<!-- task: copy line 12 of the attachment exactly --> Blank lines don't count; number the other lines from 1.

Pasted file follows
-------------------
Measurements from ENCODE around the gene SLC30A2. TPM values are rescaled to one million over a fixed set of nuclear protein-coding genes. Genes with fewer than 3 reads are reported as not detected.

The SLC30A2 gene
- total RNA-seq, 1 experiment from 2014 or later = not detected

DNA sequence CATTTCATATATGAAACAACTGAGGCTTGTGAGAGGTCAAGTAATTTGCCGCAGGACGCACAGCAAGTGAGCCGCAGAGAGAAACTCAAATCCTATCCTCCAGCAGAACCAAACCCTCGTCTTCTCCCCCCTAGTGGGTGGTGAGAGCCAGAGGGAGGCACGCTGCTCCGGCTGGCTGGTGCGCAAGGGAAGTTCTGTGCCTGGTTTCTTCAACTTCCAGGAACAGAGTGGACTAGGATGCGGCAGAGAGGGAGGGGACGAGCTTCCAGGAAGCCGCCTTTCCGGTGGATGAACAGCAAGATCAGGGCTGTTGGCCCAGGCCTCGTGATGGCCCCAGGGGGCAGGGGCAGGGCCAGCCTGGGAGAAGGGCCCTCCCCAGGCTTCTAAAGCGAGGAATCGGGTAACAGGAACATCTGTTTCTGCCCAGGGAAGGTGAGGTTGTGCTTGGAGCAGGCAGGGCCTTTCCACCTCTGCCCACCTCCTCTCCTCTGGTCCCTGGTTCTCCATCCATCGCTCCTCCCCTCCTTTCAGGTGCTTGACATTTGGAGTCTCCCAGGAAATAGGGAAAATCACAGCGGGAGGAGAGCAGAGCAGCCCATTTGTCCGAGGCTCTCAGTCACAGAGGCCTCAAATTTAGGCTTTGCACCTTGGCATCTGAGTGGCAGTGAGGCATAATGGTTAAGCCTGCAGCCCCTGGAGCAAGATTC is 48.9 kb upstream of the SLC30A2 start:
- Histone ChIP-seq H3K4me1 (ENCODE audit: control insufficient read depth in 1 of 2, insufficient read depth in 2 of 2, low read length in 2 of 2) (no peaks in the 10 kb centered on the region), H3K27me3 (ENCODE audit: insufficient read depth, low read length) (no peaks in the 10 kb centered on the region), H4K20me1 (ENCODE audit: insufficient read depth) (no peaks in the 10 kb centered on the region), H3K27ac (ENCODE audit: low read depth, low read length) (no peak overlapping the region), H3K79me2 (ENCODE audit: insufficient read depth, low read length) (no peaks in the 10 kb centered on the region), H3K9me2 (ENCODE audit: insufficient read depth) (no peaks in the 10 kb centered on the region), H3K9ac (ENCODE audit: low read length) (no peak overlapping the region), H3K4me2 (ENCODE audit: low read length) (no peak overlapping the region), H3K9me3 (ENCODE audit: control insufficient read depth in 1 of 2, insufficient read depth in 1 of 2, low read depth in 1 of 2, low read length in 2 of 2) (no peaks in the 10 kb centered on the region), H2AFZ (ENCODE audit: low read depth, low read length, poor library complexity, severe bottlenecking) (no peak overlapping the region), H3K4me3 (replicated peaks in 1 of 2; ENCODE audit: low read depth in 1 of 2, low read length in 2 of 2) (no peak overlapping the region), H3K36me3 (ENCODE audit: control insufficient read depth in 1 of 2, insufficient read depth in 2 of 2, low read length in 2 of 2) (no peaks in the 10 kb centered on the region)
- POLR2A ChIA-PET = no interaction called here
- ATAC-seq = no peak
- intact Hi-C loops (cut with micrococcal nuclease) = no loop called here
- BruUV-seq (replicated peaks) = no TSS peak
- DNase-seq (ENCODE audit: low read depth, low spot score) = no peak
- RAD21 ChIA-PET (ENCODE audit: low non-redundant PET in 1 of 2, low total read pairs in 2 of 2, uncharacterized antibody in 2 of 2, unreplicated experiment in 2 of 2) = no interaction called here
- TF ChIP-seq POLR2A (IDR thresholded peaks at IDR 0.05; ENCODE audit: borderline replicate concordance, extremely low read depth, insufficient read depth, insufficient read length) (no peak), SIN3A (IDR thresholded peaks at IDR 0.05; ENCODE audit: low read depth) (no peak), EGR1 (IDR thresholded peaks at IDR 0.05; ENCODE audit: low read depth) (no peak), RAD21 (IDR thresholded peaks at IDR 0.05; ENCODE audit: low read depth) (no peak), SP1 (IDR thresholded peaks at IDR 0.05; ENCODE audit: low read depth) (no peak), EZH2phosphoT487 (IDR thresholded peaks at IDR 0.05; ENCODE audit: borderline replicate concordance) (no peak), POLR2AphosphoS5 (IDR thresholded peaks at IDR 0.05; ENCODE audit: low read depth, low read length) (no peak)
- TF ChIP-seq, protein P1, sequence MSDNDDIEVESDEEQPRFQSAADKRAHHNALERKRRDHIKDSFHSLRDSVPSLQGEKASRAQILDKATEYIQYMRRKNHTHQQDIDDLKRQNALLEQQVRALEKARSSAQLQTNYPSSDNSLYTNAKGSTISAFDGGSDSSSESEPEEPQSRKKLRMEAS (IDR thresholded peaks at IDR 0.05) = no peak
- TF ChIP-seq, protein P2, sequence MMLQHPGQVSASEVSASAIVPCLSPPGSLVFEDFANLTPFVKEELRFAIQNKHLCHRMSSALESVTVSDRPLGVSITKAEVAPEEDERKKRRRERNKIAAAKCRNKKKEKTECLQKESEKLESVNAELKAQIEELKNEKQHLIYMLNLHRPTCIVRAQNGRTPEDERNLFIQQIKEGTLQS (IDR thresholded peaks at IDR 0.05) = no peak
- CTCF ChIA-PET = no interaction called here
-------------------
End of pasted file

- TF ChIP-seq POLR2A (IDR thresholded peaks at IDR 0.05; ENCODE audit: borderline replicate concordance, extremely low read depth, insufficient read depth, insufficient read length) (no peak), SIN3A (IDR thresholded peaks at IDR 0.05; ENCODE audit: low read depth) (no peak), EGR1 (IDR thresholded peaks at IDR 0.05; ENCODE audit: low read depth) (no peak), RAD21 (IDR thresholded peaks at IDR 0.05; ENCODE audit: low read depth) (no peak), SP1 (IDR thresholded peaks at IDR 0.05; ENCODE audit: low read depth) (no peak), EZH2phosphoT487 (IDR thresholded peaks at IDR 0.05; ENCODE audit: borderline replicate concordance) (no peak), POLR2AphosphoS5 (IDR thresholded peaks at IDR 0.05; ENCODE audit: low read depth, low read length) (no peak)